Superstitions and numerology are rife in sport and cricket and its players have some rather odd stories to tell.
It wasn’t until the 1999 Cricket World Cup that jersey numbers became commonplace in cricket. While it was used as early as 1995-96 World Series Cup, the first World Cup to see player jersey numbers was 1999. Since then, the numbers have been an avenue for cricketers to explore their quirky side. And some of them went really quirky.
Zeroes and beyond
Herschelle Gibbs could light up a cricket field with his extraordinarily hand-eye coordinated strokes, but he did so in a handful of jersey numbers that started right from 00. In 2005, Gibbs decided to have different jersey numbers each year, with the last two digits of the year making up his jersey number. He went through 05, 06, 07, 08 and 09 before switching to 74 – the year he was born was 1974 – for Mumbai Indians.
Mashrafe Mortaza later sought inspiration from Gibbs and sported the ‘0’ jersey number in the BPL, citing that he was inspired by what it stood for: “start from zero again”.
Special characters, anyone?
Ashwell Prince had the jersey number 5, formerly used by Hansie Cronje. After the untimely death of the South African skipper, the number was retired and Prince started using a queer ‘5+0’ on the back of his jersey.
The triple digits
Personal landmarks on their jerseys are always in fashion among cricketers. Chris Gayle famously sported the number ‘333’ on his jersey. It was his highest Test score.
Muttiah Muralitharan, who used to sport the number 8 on his back, wore the famous 800 jersey for Chennai Super Kings in the IPL, reminding the world of his jaw-dropping Test wicket tally.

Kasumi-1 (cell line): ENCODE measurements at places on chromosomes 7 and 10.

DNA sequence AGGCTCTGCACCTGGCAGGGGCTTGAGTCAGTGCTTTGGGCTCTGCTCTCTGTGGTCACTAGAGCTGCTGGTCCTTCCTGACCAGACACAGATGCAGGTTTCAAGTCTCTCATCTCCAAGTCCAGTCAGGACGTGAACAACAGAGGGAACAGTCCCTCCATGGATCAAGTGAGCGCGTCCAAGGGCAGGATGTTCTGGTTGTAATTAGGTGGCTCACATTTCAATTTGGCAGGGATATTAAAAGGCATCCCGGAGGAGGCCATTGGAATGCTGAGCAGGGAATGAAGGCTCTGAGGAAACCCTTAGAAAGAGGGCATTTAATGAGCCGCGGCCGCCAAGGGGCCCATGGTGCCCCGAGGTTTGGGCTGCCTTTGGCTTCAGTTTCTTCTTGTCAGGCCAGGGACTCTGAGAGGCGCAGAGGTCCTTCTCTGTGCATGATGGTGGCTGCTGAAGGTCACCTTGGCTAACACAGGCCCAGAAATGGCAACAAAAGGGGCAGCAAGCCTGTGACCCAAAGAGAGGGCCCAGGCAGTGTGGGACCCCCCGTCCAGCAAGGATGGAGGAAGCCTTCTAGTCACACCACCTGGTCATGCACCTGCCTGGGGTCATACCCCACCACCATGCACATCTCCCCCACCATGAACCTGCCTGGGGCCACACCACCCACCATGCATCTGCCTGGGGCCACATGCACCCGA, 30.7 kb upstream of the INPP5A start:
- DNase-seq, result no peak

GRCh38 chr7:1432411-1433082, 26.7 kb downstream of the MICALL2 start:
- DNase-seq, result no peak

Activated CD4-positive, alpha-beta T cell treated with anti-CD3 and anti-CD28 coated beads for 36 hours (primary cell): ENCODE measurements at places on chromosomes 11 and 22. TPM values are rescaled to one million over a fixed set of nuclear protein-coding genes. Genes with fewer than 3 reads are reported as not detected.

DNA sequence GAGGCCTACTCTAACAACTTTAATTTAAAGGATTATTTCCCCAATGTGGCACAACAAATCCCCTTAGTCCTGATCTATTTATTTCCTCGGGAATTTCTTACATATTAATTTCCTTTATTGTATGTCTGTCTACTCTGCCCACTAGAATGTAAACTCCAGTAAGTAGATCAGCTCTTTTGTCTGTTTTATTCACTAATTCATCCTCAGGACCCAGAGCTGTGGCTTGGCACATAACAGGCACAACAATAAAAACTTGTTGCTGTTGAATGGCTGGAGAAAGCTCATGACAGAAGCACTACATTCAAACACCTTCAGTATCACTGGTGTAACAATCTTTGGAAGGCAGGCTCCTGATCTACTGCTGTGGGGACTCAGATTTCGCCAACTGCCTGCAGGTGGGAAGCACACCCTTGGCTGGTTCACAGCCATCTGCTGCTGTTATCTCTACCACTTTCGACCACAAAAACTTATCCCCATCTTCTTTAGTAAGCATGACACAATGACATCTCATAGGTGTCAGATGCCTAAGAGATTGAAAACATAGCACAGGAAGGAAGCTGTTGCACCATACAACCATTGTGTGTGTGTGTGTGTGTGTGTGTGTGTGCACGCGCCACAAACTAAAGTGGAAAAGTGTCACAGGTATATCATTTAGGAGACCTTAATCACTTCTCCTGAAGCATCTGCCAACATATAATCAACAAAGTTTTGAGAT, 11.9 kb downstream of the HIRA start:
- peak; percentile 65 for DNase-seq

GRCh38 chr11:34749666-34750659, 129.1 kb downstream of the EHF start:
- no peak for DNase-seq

Kamran Akmal’s back read 158, his highest Test score, while Hardik Pandya sported 228 for a while, a score he made for the under-16 Baroda side when walking in at 23-4.
An odd one on this section is the number ‘400’ worn by Kieron Pollard and Dwayne Bravo in IPL 2018. While Pollard was celebrating the fact that he was the first player to play 400 T20s, Bravo was hinting at his outrageous wicket tally at the time: 400 T20 wickets.
Then there is the revenge story. Marlon Samuels had 730 on the back of his BPL jersey once, indicating the number of days he was banned from the sport for corruption charges in 2008.
Australians aren’t probably known for their superstitions, but they do have a thing for heroes. Paul Reiffel (No.4), Mark Waugh (No.6) and Ian Healy (No.7) had their jersey numbers in honour of childhood heroes from other sports. Darren Lehmann also switched from No.25 to No.10 as a mark of respect for a hero from his younger days, Barry Robran, a South Australia player with two first-class matches to his name.
The standout mention here is Shane Warne passing his jersey number on to Michael Clarke. Having sported the number 23 because of Michael Jordan – one which he used in the under-19 days in the AFL too – Warne handed the number to Clarke before the 2004/05 series against New Zealand.
“I’ll have a think about the number 23,” Clarke said then. “But I’m honoured to have received it from Shane Warne”
Stars and their ‘stars’
Rohit Sharma’s lucky number is 9, but it was unavailable – worn by Parthiv Patel at the time – when he made his India debut. His mother asked him to take up 45 (4 + 5= 9) instead and it stuck.
Sachin Tendulkar’s No.10 jersey is now retired, but it wasn’t his first jersey number. At one point, Tendulkar had 99 on his back before an astrologer suggested he take up No.10 as it was already part of his name (‘Ten’dulkar).
Virender Sehwag had the number 44 on his jersey first, which he then changed to 46 on the advice of an astrologer. But that didn’t stick either as he soon decided he didn’t need a number on his back to score runs and chose to not have one at all!
The quirkiest ones
Sarfaraz Khan, the Punjab Kings batsman, has 97 on his jersey because reading the Hindi version of the numbers (Nau and Saat) together resemble his father’s name, Naushad.
Morne Morkel is so proud of his height – six feet, five inches – that he has the jersey number 65 to indicate the same.
Rahul Dravid changed his jersey number from 5 to 19 as the latter, he once joked, was a reminder about his wife’s birthday!
Dinesh Karthik was smart enough to borrow the idea.
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